Healthy Life Expectancy and How It's Calculated

HLE is indicative of years of wellness, not total years of life

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Health-adjusted life expectancy (HALE) is the average number of years that a person can expect to live in full health—that is, not hampered by disabling illnesses or injuries. Commonly referred to as healthy life expectancy (HLE), it is a measurement used by the World Health Organization (WHO) in assessing the health and well-being of a country.

Not to be confused with lifespan (the maximum amount of years a species can live—currently over 120 for humans) or life expectancy (the average length of life for a population), HALE takes into account years lived in less-than-full health due to disease or injury.


HALE combines mortality and morbidity data of a country or region to estimate the expected years of life in good health for the average person in that area. The WHO began compiling this data into tables in 1999 using estimates of patterns and trends in all-cause and cause-specific mortality.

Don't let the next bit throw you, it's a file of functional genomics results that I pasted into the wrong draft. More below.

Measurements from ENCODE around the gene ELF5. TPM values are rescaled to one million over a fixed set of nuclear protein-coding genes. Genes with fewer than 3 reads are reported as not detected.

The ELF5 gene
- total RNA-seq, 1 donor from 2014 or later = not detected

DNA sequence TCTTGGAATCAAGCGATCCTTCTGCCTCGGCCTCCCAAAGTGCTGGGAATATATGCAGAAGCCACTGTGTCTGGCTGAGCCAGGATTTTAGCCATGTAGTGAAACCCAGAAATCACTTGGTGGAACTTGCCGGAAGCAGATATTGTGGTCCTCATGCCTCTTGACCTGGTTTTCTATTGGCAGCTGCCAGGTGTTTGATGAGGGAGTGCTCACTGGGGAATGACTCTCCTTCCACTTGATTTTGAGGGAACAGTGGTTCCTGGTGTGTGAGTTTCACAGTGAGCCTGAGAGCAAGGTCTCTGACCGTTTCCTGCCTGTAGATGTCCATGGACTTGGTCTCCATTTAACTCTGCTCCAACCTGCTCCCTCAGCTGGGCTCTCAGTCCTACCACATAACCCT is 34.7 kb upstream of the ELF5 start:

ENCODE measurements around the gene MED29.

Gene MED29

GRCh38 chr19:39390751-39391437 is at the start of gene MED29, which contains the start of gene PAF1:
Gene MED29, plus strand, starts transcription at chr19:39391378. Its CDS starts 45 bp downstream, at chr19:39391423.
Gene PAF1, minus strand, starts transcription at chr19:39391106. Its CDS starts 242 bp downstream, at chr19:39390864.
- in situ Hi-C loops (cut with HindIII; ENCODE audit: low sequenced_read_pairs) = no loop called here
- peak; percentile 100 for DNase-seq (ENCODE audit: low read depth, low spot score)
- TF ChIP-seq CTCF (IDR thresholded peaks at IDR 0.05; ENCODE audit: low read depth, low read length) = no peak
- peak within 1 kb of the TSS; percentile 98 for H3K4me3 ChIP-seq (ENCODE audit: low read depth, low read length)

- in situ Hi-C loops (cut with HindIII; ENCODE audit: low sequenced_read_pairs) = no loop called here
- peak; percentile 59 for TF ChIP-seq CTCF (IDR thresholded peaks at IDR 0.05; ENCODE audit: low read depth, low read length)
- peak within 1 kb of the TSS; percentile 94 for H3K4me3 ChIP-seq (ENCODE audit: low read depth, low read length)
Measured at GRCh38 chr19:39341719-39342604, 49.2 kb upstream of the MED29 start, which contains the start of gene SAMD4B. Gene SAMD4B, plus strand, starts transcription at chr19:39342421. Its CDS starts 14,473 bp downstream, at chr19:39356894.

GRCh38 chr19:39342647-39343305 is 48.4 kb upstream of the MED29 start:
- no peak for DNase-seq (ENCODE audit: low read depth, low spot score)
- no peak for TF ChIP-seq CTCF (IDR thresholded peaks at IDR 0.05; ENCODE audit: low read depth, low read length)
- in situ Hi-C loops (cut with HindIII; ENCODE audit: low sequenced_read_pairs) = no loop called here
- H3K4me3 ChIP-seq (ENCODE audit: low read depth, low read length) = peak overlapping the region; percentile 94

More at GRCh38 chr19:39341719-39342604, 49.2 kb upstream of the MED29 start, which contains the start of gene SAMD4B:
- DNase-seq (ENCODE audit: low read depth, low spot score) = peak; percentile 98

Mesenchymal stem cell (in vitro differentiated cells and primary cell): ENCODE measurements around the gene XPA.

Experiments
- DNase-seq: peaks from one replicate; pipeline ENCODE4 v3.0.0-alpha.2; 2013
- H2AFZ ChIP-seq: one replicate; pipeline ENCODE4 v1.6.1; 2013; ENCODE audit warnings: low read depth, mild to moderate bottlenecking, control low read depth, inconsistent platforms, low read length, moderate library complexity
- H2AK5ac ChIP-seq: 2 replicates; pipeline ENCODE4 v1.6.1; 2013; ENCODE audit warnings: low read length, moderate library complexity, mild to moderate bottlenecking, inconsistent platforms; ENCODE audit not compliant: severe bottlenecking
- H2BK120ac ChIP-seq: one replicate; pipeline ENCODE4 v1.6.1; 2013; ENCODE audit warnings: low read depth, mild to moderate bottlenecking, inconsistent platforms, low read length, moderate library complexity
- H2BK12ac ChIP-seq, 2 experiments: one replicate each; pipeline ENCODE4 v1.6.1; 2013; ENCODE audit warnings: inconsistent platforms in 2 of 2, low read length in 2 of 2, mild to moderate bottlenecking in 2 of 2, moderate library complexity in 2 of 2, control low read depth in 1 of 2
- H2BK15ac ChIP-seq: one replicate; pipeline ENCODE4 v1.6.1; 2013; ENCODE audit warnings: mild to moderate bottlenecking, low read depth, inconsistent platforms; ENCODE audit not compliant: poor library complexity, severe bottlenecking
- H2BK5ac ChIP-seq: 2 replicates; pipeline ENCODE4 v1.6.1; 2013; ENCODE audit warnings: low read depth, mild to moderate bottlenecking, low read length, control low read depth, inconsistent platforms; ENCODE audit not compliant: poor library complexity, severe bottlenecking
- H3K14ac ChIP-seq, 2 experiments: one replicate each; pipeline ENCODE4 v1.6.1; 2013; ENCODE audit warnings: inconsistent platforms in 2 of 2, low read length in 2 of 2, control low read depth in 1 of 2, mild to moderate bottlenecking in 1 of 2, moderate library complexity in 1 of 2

Working in conjunction with the United Nations Population Division (UNPD), the WHO releases updated HALE tables for its 180-plus member states every two years. Individual countries often break down HALE into regions, states, and communities.


HALE estimates are used to predict future health service needs, evaluate existing health programs, and identify trends in countries across the globe. The data is used by public health officials in creating policies to address inequalities in health programs and services across different regions.  

A standard summary measure of population health at both the international and national levels, HALE is used by the WHO to measure a country's effectiveness in reducing the burden of diseases.

Worldwide, substantial resources are devoted to decreasing the incidence, duration, and severity of diseases and chronic health conditions. Effective public health policies devoted to preventing or managing various health conditions result in improved overall quality of life and increased HALE.